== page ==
Episcopal Bishop Carlye Hughes: A lament and a challenge in the wake of the shooting of Atatiana Jefferson

Bishop DeDe Duncan-Probe of the Episcopal Diocese of Central New York, who was raised in Fort Worth, Texas, joins Fort Worth Bishop Scott Mayer in fully endorsing the following statement by Bishop Carlye Hughes of the Episcopal Diocese of Newark, which was published in the Fort Worth Star-Telegram on Friday, October 18, 2019. Hughes, who grew up in Fort Worth, is the first woman and the first African-American to serve as Bishop of Newark. Prior to her election as bishop of Newark in 2018, she became the first woman and the first African American to be rector of Trinity Episcopal Church in Fort Worth in 2013.

Most of us will know Atatiana Jefferson only by secondary means. Her family and friends speak eloquently of her love of life and family and her hopes for the future. But they should not be alone in ensuring her life will hold as much significance as her death. This is a task facing all of us.

Her death is a monumental failure of the whole community. No amount of arrests, prosecution, sentencing, and sorrow will bring Atatiana Jefferson back, but still, her life can have great meaning to this city, if all Fort Worth citizens seize the opportunity to make her life and memory count.

I grew up in Fort Worth. While I had a vague sense of segregation in our city as a child, it was with getting my driver’s license that I understood the full social, economic, and career impact of segregation and I wanted no part of it. I knew by age sixteen I would leave.

My family lives and works in Fort Worth. I visit often. Moving away was not a matter of not liking the city. It was the certain knowledge that if I lived here, I would live a compartmentalized life, without the life-giving interweaving of race, gender, nationality, and sexual preference that to me seemed to be the way God created the world and my life.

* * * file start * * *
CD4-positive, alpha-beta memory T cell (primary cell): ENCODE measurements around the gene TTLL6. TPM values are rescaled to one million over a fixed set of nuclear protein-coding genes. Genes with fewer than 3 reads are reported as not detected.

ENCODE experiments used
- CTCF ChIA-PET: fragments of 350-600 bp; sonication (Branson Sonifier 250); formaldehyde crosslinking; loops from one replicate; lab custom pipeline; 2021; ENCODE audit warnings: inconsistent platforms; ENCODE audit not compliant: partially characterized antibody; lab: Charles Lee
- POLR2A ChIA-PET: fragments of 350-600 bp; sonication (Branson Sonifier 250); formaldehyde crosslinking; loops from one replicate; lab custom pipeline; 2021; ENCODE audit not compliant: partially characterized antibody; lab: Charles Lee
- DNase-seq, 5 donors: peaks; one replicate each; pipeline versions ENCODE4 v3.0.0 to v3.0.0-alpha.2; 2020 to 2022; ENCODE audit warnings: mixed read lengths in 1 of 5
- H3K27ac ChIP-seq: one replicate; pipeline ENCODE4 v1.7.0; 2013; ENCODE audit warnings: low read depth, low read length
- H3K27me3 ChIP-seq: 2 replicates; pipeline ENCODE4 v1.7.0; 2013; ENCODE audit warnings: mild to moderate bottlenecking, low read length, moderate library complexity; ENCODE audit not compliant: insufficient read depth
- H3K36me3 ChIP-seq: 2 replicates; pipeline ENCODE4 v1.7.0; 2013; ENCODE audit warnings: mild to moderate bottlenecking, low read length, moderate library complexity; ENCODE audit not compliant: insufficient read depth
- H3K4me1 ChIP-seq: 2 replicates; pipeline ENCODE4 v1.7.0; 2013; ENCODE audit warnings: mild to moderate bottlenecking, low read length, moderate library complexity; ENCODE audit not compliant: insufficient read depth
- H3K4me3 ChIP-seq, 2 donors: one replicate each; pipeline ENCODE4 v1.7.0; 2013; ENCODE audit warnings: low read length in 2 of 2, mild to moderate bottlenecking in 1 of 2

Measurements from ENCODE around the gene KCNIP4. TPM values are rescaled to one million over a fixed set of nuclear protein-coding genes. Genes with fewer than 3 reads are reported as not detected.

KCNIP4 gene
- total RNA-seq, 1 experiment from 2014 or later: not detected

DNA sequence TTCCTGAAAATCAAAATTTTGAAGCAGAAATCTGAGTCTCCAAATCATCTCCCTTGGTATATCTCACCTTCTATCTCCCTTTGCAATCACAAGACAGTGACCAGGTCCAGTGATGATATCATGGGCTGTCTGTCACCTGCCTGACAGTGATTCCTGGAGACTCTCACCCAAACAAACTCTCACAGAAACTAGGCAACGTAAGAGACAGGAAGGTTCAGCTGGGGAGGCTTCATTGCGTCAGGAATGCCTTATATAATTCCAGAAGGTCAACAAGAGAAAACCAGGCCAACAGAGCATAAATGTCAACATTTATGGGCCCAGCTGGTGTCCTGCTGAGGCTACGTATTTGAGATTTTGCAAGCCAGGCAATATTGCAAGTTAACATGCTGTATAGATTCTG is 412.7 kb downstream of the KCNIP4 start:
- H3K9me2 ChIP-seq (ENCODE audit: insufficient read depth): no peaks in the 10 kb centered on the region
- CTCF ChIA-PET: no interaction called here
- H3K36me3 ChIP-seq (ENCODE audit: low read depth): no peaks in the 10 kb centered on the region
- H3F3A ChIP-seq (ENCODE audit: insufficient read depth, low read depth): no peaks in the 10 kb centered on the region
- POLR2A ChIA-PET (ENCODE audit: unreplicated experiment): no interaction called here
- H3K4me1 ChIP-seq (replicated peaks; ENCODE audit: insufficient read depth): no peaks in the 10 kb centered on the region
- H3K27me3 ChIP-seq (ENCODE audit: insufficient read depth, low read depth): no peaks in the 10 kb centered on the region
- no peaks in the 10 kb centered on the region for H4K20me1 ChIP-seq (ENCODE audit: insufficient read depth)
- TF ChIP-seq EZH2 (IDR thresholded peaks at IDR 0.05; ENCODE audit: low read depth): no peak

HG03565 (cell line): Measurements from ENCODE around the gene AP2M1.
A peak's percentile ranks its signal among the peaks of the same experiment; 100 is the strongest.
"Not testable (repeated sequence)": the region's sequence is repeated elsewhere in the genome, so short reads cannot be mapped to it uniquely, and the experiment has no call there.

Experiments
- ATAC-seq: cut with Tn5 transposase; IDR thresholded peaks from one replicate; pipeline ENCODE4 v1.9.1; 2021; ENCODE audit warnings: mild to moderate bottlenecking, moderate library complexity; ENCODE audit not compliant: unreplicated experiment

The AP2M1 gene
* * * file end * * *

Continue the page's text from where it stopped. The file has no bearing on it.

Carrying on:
Moving back thirty years later was unexpected. I was delighted to return to my family and to serve at Trinity Episcopal Church. I had high hopes that three decades had changed how segregated lives are in Fort Worth, but I was quickly disappointed to see that segregation clings so heavily to every part of life in my hometown.

Segregation is not just wrong, it is dangerous. Living, working, being only with our own kind of people leaves us disconnected from the lives of others. That disconnect has allowed the growth in hate groups and hate crimes across this country, keeps us from hearing the concerns of those whose fear of police has grown intensely since 2016, and allows some to think there is no problem because they themselves do not have to worry about personal safety.

For close to three years now the African-American community in Fort Worth has, with great energy and intensity and increasing urgency, expressed heightened concern about the growing levels of dangerous policing.

The majority of this city has chosen not to listen. Those who want to think of Fort Worth as a small town rather than a city of close to one million chose not to listen. Those who thought the problems could be ignored or prayed away chose not to listen. Those who are tired of talking about race chose not to listen.

Elected officials can be held accountable, but they cannot be the sole listeners for the whole community. If the people of Fort Worth desire a safe life for each person in the city, then elected officials will act accordingly. Ultimately the people of Fort Worth hold the power to change the factors that contributed to this tragedy.

My colleagues and friends Scott Mayer, bishop of the Episcopal Diocese of Fort Worth, and Dede Duncan-Probe, bishop of the Episcopal Diocese of Central New York, share my hometown with me. We all hold this city daily in our hearts and prayers. But we also urge every citizen of Fort Worth to let go of resistance to listening to what is hard to hear.

We urge every citizen to work to shape Fort Worth into a city where people live, work, study, socialize routinely across all boundaries that separate the city now. We challenge us all to imagine a Fort Worth where everyone is safe driving to school or work, shopping, or playing video games at home.

To be clear, this is not solely a race issue. This is an issue of the shared humanity of our whole community. It will take all of us, working across lines of race, class, and ethnicity, to make sure this city is safe for all people.

Yes, it will be hard work, but it could lead to a historic, memorable, and fitting tribute to Atatiana Jefferson’s short life. Let us begin today.

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